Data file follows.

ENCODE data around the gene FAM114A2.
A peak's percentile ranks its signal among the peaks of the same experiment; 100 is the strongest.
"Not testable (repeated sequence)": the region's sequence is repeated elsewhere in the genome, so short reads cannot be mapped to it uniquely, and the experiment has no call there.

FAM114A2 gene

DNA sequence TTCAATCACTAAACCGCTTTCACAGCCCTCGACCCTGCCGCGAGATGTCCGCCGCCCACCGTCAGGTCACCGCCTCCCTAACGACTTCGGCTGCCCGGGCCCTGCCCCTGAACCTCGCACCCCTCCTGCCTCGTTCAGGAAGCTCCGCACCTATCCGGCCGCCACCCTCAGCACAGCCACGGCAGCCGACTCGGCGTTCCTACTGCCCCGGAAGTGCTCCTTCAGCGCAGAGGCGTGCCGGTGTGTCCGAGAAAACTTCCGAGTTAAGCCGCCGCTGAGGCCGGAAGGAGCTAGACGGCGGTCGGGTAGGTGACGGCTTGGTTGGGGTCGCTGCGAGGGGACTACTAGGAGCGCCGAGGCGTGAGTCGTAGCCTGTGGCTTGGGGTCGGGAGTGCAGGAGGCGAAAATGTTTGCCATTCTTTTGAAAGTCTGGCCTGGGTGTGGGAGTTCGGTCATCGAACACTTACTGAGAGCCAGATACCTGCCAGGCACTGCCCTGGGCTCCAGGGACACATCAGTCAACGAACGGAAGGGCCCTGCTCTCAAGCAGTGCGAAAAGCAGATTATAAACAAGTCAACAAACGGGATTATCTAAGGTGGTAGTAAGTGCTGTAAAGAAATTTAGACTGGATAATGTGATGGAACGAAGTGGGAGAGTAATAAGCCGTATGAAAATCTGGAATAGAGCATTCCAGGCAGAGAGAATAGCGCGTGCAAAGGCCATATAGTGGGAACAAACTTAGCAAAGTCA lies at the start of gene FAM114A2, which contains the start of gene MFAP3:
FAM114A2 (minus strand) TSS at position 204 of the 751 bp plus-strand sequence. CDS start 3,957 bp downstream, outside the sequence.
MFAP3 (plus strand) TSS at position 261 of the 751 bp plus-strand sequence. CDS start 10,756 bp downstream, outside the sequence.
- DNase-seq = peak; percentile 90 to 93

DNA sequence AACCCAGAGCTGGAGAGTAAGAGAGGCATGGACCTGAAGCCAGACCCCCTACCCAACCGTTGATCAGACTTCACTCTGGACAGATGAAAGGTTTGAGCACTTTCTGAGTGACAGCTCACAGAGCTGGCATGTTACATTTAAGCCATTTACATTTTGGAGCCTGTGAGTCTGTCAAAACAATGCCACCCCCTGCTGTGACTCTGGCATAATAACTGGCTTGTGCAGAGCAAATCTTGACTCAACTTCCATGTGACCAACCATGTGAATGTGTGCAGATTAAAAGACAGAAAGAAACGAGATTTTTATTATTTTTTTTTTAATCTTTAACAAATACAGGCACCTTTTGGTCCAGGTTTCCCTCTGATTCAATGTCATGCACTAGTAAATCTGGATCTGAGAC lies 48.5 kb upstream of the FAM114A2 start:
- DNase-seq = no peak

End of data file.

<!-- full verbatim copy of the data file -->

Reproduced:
ENCODE data around the gene FAM114A2.
A peak's percentile ranks its signal among the peaks of the same experiment; 100 is the strongest.
"Not testable (repeated sequence)": the region's sequence is repeated elsewhere in the genome, so short reads cannot be mapped to it uniquely, and the experiment has no call there.

FAM114A2 gene

DNA sequence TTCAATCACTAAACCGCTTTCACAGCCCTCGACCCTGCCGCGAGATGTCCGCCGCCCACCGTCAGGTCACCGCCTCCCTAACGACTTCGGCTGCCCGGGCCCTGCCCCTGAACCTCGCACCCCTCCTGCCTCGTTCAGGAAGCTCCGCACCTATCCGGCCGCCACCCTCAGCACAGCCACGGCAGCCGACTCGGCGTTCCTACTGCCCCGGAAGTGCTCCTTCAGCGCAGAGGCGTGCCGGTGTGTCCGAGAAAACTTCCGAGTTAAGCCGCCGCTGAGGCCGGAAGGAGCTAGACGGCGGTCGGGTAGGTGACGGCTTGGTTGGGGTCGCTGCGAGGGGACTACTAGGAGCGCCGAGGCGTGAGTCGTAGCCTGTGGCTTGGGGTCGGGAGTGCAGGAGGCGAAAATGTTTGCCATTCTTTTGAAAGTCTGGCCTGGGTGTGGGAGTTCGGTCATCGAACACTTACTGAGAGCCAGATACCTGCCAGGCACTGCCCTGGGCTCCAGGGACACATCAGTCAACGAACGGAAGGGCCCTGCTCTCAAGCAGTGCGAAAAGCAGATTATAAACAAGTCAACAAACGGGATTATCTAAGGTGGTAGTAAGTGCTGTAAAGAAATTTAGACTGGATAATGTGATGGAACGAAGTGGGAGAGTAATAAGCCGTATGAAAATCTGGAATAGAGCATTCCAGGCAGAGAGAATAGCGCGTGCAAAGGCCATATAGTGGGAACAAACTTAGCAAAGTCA lies at the start of gene FAM114A2, which contains the start of gene MFAP3:
FAM114A2 (minus strand) TSS at position 204 of the 751 bp plus-strand sequence. CDS start 3,957 bp downstream, outside the sequence.
MFAP3 (plus strand) TSS at position 261 of the 751 bp plus-strand sequence. CDS start 10,756 bp downstream, outside the sequence.
- DNase-seq = peak; percentile 90 to 93

DNA sequence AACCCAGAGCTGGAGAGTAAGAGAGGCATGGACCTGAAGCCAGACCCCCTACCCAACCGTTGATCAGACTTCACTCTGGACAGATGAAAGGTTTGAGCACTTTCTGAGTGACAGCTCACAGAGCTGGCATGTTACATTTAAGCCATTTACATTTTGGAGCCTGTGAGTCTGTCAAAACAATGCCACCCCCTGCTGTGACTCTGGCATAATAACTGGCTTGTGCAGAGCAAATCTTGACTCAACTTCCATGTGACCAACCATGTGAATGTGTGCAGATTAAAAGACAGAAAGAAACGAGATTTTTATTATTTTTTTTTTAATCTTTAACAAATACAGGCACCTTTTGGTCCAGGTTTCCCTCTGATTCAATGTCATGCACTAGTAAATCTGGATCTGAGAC lies 48.5 kb upstream of the FAM114A2 start:
- DNase-seq = no peak